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This article adopts the concept of development as freedom and the relationship between income and capabilities to analyze and compare macroeconomic, demographic and poverty trends and inequalities in Latin American and the Caribbean countries, and the responses from governments to promote the inclusion of the poorest and marginalized population groups in development and policies. Differences in population structures indicate that poverty and gender, generational and race inequalities fragment societies. Policies oriented to reduce poverty have been implemented with a set of combined programs such as cash transfers articulated with actions in nutrition, health, education, day-care programs for poor children, civil registration and other programs to promote poverty reduction and the conciliation of domestic and work life for poor women and social protection. Some good practices are discussed, particularly in Brazil and Mexico. During the last 15 years, the Conditioned Cash Transfers programs raised public support and political consensus, guaranteeing continuity in their implementation, development and integration with other social protection programs. Currently there are 18 countries implementing such programs, covering approximately 25 million households and over 133 million people, representing 19% of the Latin American and Caribbean. Policies to reduce poverty, in combination with income distribution and social protection in nutrition, health, education, civil registration and day-care for children, have contributed to human development, and also promoted internal market of consumers, even in rural areas, mobilizing local economies and promoting the return of investments to development. Despite the economic crisis in 2008-2009, Latin America had a relatively good performance in the world economy, demonstrating that social and economic
This paper presents the results of a study of 709 undergraduates in Nicaragua, El Salvador, Chile, and Spain, countries with different developmental levels that held the first free elections following their respective dictatorships within a thirteen year span. The paper analyzes the electoral participation of undergraduates in relation to different factors. Results show a high electoral participation among Salvadoran, Nicaraguan, and Spanish undergraduates, while low turnout is observed among Chileans. The best predictors of electoral participation of undergraduates are related to their nationality, economic status, interest in politics, gender or living away from home.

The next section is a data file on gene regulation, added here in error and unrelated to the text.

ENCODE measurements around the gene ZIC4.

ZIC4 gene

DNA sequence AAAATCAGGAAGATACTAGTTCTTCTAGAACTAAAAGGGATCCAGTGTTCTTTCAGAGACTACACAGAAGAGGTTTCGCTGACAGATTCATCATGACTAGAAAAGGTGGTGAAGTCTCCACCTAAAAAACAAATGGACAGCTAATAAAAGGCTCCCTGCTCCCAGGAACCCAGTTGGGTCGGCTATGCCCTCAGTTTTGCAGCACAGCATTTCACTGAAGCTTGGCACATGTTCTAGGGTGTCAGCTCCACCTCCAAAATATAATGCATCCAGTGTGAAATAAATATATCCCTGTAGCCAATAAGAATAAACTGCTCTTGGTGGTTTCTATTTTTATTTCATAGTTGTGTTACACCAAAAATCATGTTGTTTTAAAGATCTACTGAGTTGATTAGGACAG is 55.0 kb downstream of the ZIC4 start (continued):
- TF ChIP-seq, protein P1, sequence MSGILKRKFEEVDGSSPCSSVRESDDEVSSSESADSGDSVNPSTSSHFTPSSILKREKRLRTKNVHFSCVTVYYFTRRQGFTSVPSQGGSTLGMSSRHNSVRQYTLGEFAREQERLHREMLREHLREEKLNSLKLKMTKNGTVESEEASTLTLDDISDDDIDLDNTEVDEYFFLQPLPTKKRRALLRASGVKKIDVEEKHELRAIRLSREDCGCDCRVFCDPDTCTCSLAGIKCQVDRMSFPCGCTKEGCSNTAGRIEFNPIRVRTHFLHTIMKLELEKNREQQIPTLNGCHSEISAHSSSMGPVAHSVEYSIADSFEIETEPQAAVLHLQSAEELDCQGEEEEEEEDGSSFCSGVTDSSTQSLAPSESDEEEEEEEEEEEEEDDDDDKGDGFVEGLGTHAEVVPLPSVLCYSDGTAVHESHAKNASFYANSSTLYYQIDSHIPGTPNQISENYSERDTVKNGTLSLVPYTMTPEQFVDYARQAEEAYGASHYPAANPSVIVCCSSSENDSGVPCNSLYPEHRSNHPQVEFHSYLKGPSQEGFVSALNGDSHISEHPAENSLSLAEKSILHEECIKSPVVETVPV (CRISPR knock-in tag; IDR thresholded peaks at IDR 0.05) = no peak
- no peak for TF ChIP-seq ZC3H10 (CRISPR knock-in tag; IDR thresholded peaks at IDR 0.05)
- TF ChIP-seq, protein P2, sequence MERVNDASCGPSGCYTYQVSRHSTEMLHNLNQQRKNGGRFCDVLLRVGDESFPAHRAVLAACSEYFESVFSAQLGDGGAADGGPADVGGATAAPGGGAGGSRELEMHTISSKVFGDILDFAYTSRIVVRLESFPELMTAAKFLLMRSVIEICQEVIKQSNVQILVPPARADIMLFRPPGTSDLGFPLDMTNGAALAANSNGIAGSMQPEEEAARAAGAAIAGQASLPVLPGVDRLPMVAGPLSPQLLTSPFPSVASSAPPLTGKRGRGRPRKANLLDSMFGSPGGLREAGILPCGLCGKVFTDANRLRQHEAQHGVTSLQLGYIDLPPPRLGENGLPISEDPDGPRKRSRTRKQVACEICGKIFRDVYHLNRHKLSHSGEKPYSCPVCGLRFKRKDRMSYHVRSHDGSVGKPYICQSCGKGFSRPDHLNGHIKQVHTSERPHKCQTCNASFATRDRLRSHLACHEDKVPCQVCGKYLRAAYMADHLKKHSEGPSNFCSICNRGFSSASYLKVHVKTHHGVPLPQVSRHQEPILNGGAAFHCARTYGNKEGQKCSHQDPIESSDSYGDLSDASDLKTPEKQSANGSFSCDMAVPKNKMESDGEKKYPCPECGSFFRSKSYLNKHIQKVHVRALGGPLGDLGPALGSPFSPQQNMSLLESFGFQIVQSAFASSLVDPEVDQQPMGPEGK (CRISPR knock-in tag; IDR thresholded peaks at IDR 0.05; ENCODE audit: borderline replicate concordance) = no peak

Grassland cover and composition respond to climate and
have undoubtedly changed during the Holocene, but quantitative
reconstructions from fossil pollen have been vague about spatial scale and
taxon-specific cover. Here, we estimate
the relevant source area of pollen for sedimentary basins approximately 50 m in
radius, and we report pollen productivity estimates for 12 plant taxa in the
tallgrass prairies of central North America. Both relevant source area of pollen
and pollen productivity estimates were calculated via the Extended R-Value
Model. To obtain these estimates, we collected and quantified the pollen found
in surface sediment samples from 24 ponds across the study area. Vegetation was
surveyed in the field in a 100 m radius around each pond, and vegetation
maps from the Kansas Gap Analysis Project (GAP) were used to a radius of 2 km.
Pollen fall speeds were calculated according to Stoke’s Law. Pollen assemblages
from basins approximately 50 m in radius have a relevant source area of 1060 m
in this grassland landscape. Pollen productivity estimates range from 0.02 to over
30 among the 12 taxa: Artemisia, Ambrosia, Asteraceae, Chenopodiaceae, Cornus, Fabaceae, Juniperus, Maclura, Poaceae, Populus, Quercus, and Salix.
Woody taxa generally have higher pollen productivity than herbaceous taxa
(except for Chenopodiaceae and Ambrosia